100-year-old WWII pilot Mary Ellis given Freedom of Isle of Wight

Mary Ellis emerges from the cockpit of the Spitfire she'd ferried and signed 70 years earlier (c) Jo

Mary Ellis emerges from the cockpit of the Spitfire she'd ferried and signed 70 years earlier (c) John Dibbs - Credit: NA

Following a campaign led by Isle of Wight residents and the local press, an earlier decision by the council has been reversed and Ellis was honoured at a ceremony on January 17

Mary at home holding the ATA notes for the Mosquito. Seconded to the RAF after leaving the ATA she a

Mary at home holding the ATA notes for the Mosquito. Seconded to the RAF after leaving the ATA she also flew Meteor jets (c) John Dibbs - Credit: NA

Mary Ellis, former member of the Air Transport Auxiliary, was given the Freedom of the Isle of Wight after councillors overwhelmingly voted for her to receive the accolade.

During the war Mary delivered 1,000 aircraft of 76 different types and we recently covered the moment she was reunited with a Spitfire she had ferried and signed 70 years earlier.

Ellis, who first learned to fly in 1938, delivered aircraft across the Solent to the RAF, a vital role in keeping the Isle of Wight and the rest of the country safe during WWII. She did this with only a compass, stopwatch and a map.

Mary and Maxi outside the Spitfire (c) John Dibbs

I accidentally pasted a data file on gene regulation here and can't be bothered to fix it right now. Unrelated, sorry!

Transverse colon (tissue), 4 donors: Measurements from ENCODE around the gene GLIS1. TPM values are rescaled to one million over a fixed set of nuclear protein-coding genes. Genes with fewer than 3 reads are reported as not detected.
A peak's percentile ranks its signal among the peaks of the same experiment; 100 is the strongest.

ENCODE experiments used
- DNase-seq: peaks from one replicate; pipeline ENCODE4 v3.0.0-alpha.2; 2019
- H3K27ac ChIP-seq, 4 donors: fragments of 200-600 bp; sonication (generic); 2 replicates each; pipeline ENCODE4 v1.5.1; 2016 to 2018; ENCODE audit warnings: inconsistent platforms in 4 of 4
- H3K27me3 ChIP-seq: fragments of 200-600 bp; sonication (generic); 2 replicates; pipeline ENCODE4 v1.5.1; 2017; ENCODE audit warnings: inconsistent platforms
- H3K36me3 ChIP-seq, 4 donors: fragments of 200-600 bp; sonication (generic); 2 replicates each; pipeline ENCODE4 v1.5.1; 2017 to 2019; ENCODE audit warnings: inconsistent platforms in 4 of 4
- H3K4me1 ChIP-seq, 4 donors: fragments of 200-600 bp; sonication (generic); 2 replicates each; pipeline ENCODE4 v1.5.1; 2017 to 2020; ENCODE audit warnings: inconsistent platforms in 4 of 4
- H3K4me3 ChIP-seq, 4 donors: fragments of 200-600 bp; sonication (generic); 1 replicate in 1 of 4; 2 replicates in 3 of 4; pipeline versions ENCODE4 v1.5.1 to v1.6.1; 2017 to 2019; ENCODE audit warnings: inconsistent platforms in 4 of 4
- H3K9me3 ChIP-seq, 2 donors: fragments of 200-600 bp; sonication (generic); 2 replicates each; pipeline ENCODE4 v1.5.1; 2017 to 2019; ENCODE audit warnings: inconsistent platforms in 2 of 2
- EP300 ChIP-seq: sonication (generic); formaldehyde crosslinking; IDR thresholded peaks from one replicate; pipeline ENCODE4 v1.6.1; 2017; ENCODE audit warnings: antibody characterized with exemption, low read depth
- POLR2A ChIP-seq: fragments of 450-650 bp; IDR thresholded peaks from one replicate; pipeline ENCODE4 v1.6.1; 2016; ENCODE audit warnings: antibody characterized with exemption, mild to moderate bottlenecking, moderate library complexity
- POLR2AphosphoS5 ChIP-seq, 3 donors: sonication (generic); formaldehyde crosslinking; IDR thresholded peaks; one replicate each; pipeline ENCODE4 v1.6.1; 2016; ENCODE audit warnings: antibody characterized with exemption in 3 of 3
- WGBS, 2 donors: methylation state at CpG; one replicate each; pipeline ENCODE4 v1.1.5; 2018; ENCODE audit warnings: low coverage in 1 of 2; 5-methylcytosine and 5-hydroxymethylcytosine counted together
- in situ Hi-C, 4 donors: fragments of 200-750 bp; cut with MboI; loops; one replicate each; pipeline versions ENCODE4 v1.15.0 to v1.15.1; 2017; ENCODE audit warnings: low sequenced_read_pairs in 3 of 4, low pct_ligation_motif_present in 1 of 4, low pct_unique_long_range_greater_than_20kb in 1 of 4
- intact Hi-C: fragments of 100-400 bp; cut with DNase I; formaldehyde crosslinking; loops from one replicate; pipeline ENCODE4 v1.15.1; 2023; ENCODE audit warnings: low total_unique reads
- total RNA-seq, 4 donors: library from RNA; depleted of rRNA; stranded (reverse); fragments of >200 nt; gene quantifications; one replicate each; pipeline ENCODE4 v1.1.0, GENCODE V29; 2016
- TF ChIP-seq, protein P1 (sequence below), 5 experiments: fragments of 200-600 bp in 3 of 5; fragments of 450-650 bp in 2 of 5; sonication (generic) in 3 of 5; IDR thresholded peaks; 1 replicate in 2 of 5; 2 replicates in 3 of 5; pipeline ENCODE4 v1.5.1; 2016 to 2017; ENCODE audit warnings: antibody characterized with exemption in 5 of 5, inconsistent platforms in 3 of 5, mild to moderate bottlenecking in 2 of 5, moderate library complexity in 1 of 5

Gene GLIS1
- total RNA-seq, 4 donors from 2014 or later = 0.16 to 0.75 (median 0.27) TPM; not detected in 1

Mary and Maxi outside the Spitfire (c) John Dibbs - Credit: NA

Ellis and her colleagues were trailblazers for female pilots in the RAF and after the war she went on to become Europe’s first female air commandant while she also established the Isle of Wight Aero Club.

Mary said: ‘I am very honoured to be given this award, although I have travelled extensively during my life, the island has always been home and is such a special place to me. Thank you for granting me the Freedom of this wonderful island.’

Leader of the council Dave Stewart said: ‘Mary is a national, international and Island heroine and she is quite simply most deserving of the Honorary Freedom of the Isle of Wight.

‘She is one of the last of the finest generation who did so much to guarantee our freedom 70 years ago.’

The award was only given after a lengthy campaign by Isle of Wight residents and local news site OnTheWight paid off as the council reversed a decision from November 2017.

You can see the video of Mary receiving the honour by clicking here.

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